[Illustration: Fig. 74. Leuchtenbergia principis.]
L. principis (noble); Fig. 74.—This, the only species known, was introduced from Mexico to Kew in 1847, and flowered the following year. The plant attains a height of 1 ft. or more, the stem being erect, stout, clothed with the persistent, scale-like bases of the old, fallen-away tubercles, the bases having dried up and tightened round the stem. The upper part is clothed with the curved, leaf-like tubercles, from 3 in. to 6 in. long, grey-green in colour, succulent, with a tough skin, triangular, and gradually narrowed to a blunt point, upon which are half a dozen or more thin, flexuous, horny filaments, neither spines nor hairs in appearance, but almost hay-like; the central one is about 5 in. long, and the others about half that length. The flowers are borne on the ends of the young, partly-developed tubercles, near the centre of the head; they are erect, tubular, 3 in. to 4 in. long, scaly, gradually widening upwards; the sepals and petals are numerous, and form a beautiful flower of the ordinary Cactus type, quite 4 in. across, and of a rich, clear yellow colour. The anthers, which also are yellow, form a column in the centre, through which the nine-rayed stigma protrudes. Strong plants sometimes produce two flowers together.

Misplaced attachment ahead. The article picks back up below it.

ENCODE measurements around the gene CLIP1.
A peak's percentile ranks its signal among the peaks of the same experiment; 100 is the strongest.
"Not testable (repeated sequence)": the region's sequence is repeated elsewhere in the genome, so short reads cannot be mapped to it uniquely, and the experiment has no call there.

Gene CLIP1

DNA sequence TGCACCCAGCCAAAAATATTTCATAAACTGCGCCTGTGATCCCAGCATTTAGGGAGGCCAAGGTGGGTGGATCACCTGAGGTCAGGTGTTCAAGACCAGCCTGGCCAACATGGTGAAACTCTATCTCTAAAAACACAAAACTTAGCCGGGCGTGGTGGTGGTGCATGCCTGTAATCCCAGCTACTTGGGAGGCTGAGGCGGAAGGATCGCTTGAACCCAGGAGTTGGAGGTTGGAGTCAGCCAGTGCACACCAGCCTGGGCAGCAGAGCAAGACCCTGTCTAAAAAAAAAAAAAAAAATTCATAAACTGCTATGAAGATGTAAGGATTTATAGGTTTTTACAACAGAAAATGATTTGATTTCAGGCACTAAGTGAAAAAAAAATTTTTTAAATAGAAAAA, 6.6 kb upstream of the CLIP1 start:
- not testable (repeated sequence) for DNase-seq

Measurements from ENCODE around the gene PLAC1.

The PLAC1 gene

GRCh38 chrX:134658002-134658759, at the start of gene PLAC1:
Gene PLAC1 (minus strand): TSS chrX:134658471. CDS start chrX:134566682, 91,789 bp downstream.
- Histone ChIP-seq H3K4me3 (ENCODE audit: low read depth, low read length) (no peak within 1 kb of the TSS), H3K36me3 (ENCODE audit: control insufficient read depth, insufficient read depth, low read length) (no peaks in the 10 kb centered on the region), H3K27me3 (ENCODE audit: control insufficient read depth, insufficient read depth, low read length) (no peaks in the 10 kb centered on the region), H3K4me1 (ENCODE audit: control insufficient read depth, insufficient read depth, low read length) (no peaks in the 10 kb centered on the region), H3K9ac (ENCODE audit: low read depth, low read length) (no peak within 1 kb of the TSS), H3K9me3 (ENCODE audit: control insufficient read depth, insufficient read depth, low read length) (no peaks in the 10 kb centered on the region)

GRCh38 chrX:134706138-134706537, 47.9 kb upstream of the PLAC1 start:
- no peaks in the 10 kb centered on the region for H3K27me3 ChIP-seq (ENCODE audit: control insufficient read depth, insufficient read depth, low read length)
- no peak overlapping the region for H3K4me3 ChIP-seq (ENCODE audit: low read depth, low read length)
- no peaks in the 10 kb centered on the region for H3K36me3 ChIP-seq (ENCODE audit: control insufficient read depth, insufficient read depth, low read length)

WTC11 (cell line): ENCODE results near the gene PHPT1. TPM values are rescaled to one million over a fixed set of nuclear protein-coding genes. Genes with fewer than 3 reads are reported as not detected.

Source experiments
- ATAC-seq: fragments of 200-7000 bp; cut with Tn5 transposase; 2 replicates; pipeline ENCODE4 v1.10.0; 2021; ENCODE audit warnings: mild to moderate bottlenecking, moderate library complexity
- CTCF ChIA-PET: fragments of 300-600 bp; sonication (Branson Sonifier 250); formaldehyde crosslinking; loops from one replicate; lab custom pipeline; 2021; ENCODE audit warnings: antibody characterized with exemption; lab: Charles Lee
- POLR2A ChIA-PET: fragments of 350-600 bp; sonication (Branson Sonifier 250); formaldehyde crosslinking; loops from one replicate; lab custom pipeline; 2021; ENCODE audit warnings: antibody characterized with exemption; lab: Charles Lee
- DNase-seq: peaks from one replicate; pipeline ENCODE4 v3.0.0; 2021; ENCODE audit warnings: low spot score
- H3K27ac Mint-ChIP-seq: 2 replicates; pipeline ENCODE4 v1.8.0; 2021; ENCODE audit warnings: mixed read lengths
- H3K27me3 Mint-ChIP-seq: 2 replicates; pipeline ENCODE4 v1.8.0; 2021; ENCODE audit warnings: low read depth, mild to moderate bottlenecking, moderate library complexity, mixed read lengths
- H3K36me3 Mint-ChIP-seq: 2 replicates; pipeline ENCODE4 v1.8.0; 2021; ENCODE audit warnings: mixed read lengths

THE GENUS PELECYPHORA.
(From pelekyphoros, hatchet-bearing; referring to the shape of the tubercles.)
Ike Leuchtenbergia, this genus is monotypic, and it is also rare, difficult to cultivate, and exceptionally interesting in structure. It is closely related to the Mamillarias, as may be seen, by comparing the Figure here given with some of them; indeed, it was once known as M. asellifera, having been described under that name when first introduced, in 1843. From Mamillaria, however, it differs in the form of its tubercles, which are hatchet-shaped, and cleft at the apex, where each division is clothed with small, horny, overlapping scales, not unlike the back of a woodlouse—hence the specific name.
Cultivation.—The Hatchet Cactus grows very slowly, specimens such as that represented in our Illustration being many years old. We have seen healthy plants, freshly imported, grow for a few months, and then suddenly die, the inside of the stem rotting whilst outside it looked perfectly healthy. It is always grown on its own roots, but probably it would thrive better if grafted on the stem of some dwarf Cereus or Echinocactus.
[Illustration: Fig. 75. Pelecyphora aselliformis.]
Propagation.—The propagation of Pelecyphora is easiest effected by means of seeds, which, however, are not always procurable. It is stated by Labouret, a French writer on Cactuses, that the first plants introduced arrived dead, but a few seeds were found in a withered fruit on one of the dead stems, and from these the first plants grown in Europe were raised. M. de Smet of Ghent, had a large stock of this Cactus a few years ago, and a German nurseryman, H. Hildmann, of Oranienberg, near Berlin, usually has many young plants of it for sale.